Botein, S., “‘Meer Mechanics’ and an Open Press: The Business and Political Strategies of Colonial American Printers,” Perspectives in American History 9 (1975): 127–225.
Clark, C. E., The Public Prints: The Newspaper in Anglo-American Culture (New York: Oxford University Press, 1994), chap. 9.
Cook, T. E., Governing with the News: The News Media as a Political Institution (Chicago: University of Chicago Press, 1998), chap. 2.
Dougherty, K. L., Collective Action under the Articles of Confederation (New York: Cambridge University Press, 2001), chaps. 4–5.
Leonard, T. C., News for All: America’s Coming-of-Age with the Press (New York: Oxford University Press, 1995), chap. 1.
Lynd, S., The Intellectual Origins of American Radicalism (New York: Vintage, 1969).
Maier, P., American Scripture: Making the Declaration of Independence (New York: Knopf, 1997).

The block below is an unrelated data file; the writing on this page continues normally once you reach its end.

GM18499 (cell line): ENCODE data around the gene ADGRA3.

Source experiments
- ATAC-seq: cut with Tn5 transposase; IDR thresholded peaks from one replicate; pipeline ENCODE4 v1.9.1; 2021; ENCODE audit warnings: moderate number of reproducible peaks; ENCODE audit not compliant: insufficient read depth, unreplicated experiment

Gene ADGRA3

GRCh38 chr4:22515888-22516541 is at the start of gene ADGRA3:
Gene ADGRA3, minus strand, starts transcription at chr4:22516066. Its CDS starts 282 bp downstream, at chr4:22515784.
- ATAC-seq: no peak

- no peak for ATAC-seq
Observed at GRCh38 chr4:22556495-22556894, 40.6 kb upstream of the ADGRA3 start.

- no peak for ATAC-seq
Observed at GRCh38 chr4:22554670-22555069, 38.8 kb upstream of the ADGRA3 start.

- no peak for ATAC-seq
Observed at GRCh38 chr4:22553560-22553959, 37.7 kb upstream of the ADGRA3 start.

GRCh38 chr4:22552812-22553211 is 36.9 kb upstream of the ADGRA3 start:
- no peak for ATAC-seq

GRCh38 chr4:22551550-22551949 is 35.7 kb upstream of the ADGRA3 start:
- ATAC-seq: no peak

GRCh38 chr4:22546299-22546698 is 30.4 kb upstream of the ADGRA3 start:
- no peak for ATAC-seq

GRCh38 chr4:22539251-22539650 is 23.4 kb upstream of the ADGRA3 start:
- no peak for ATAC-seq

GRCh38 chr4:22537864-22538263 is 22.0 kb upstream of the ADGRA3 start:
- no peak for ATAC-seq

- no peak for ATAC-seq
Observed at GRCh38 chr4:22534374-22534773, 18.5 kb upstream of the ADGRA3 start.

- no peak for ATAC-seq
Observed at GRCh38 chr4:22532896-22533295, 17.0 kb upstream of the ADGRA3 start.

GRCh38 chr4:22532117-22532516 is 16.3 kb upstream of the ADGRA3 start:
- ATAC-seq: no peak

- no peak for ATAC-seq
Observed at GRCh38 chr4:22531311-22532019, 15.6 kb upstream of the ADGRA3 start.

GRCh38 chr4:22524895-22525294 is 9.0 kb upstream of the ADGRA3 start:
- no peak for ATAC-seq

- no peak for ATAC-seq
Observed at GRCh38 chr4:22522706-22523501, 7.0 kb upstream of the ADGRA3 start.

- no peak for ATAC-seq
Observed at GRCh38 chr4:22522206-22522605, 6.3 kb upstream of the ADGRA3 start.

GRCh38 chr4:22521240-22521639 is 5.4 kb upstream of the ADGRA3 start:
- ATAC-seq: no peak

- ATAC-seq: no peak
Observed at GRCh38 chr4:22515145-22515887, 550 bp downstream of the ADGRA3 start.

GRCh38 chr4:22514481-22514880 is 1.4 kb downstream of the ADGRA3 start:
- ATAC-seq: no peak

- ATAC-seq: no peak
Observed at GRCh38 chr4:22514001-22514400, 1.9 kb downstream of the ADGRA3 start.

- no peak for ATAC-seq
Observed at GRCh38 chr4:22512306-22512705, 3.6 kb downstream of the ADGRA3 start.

Rakove, J. N., The Beginnings of National Politics: An Interpretive History of the Continental Congress (New York: Knopf, 1979).
Wills, G., Inventing America: Jefferson’s Declaration of Independence (New York: Vintage, 1979).
- “Printers and the American Revolution,” in The Press and the American Revolution, ed. Bernard Bailyn and John B. Hench (Worcester, MA: American Antiquarian Society, 1980), 11–57. ↵
- “The Press the Founders Knew,” in Freeing the Presses: The First Amendment in Action, ed. Timothy E. Cook (Baton Rouge: Louisiana State University Press, 2005). ↵